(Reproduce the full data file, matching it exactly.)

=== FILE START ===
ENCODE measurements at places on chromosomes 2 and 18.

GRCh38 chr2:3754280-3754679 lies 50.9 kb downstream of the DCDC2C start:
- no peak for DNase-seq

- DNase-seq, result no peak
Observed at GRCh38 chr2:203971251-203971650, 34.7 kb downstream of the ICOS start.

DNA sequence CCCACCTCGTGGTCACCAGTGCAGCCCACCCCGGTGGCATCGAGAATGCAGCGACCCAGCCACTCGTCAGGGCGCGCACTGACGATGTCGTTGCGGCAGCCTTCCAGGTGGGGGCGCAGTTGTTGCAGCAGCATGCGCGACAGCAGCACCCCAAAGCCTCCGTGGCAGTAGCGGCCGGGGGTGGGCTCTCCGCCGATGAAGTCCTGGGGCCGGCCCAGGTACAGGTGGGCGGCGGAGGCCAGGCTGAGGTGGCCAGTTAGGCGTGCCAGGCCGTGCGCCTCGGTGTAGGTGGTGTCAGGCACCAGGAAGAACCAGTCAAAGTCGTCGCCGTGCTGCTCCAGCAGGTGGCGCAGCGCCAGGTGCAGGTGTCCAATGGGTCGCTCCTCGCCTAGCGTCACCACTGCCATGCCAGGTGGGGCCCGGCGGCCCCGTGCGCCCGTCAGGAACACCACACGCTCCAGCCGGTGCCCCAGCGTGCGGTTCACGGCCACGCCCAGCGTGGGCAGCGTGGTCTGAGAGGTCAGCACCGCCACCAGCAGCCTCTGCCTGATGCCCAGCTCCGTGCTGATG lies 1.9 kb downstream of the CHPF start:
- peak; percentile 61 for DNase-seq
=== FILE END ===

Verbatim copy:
ENCODE measurements at places on chromosomes 2 and 18.

GRCh38 chr2:3754280-3754679 lies 50.9 kb downstream of the DCDC2C start:
- no peak for DNase-seq

- DNase-seq, result no peak
Observed at GRCh38 chr2:203971251-203971650, 34.7 kb downstream of the ICOS start.

DNA sequence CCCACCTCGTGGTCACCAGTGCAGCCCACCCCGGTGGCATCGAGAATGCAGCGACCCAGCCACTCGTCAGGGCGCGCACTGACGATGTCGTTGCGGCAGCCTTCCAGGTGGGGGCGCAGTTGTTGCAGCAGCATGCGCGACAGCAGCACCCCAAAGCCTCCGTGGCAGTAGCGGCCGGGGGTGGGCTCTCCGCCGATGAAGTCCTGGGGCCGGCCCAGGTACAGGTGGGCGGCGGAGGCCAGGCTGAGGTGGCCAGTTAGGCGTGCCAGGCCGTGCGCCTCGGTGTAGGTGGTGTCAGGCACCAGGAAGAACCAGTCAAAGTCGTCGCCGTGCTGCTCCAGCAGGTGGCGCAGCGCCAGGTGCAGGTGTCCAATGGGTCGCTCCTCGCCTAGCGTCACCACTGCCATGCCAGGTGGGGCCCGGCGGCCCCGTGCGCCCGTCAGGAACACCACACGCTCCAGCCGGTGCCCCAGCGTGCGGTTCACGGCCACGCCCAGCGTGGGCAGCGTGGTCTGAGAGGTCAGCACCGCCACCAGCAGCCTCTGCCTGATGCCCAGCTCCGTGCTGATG lies 1.9 kb downstream of the CHPF start:
- peak; percentile 61 for DNase-seq